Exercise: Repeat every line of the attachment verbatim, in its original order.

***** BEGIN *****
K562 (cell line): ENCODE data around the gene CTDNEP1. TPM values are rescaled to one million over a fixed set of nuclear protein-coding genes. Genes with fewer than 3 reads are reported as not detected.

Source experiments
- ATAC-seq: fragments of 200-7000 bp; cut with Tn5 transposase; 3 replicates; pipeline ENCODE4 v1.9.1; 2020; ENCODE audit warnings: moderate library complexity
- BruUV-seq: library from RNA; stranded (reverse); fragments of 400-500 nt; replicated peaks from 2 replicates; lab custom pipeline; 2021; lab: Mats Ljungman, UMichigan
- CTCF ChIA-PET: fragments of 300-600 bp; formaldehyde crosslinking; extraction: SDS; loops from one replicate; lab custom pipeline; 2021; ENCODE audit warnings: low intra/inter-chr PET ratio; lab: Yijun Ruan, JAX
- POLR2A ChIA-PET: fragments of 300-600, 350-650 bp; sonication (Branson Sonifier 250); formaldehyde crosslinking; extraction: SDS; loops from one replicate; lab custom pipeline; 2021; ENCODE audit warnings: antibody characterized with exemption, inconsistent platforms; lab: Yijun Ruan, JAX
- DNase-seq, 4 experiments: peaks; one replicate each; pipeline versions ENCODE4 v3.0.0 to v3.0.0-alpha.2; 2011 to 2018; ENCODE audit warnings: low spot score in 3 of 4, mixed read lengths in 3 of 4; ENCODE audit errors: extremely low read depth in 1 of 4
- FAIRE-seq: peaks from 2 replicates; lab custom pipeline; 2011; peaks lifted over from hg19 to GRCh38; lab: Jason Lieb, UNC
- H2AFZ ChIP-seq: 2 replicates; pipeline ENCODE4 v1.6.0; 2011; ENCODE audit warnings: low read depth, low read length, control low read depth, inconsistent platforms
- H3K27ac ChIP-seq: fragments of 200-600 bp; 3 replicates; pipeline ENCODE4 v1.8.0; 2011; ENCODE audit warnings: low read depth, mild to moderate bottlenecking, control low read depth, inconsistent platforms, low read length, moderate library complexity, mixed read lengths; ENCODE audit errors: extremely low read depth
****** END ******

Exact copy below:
K562 (cell line): ENCODE data around the gene CTDNEP1. TPM values are rescaled to one million over a fixed set of nuclear protein-coding genes. Genes with fewer than 3 reads are reported as not detected.

Source experiments
- ATAC-seq: fragments of 200-7000 bp; cut with Tn5 transposase; 3 replicates; pipeline ENCODE4 v1.9.1; 2020; ENCODE audit warnings: moderate library complexity
- BruUV-seq: library from RNA; stranded (reverse); fragments of 400-500 nt; replicated peaks from 2 replicates; lab custom pipeline; 2021; lab: Mats Ljungman, UMichigan
- CTCF ChIA-PET: fragments of 300-600 bp; formaldehyde crosslinking; extraction: SDS; loops from one replicate; lab custom pipeline; 2021; ENCODE audit warnings: low intra/inter-chr PET ratio; lab: Yijun Ruan, JAX
- POLR2A ChIA-PET: fragments of 300-600, 350-650 bp; sonication (Branson Sonifier 250); formaldehyde crosslinking; extraction: SDS; loops from one replicate; lab custom pipeline; 2021; ENCODE audit warnings: antibody characterized with exemption, inconsistent platforms; lab: Yijun Ruan, JAX
- DNase-seq, 4 experiments: peaks; one replicate each; pipeline versions ENCODE4 v3.0.0 to v3.0.0-alpha.2; 2011 to 2018; ENCODE audit warnings: low spot score in 3 of 4, mixed read lengths in 3 of 4; ENCODE audit errors: extremely low read depth in 1 of 4
- FAIRE-seq: peaks from 2 replicates; lab custom pipeline; 2011; peaks lifted over from hg19 to GRCh38; lab: Jason Lieb, UNC
- H2AFZ ChIP-seq: 2 replicates; pipeline ENCODE4 v1.6.0; 2011; ENCODE audit warnings: low read depth, low read length, control low read depth, inconsistent platforms
- H3K27ac ChIP-seq: fragments of 200-600 bp; 3 replicates; pipeline ENCODE4 v1.8.0; 2011; ENCODE audit warnings: low read depth, mild to moderate bottlenecking, control low read depth, inconsistent platforms, low read length, moderate library complexity, mixed read lengths; ENCODE audit errors: extremely low read depth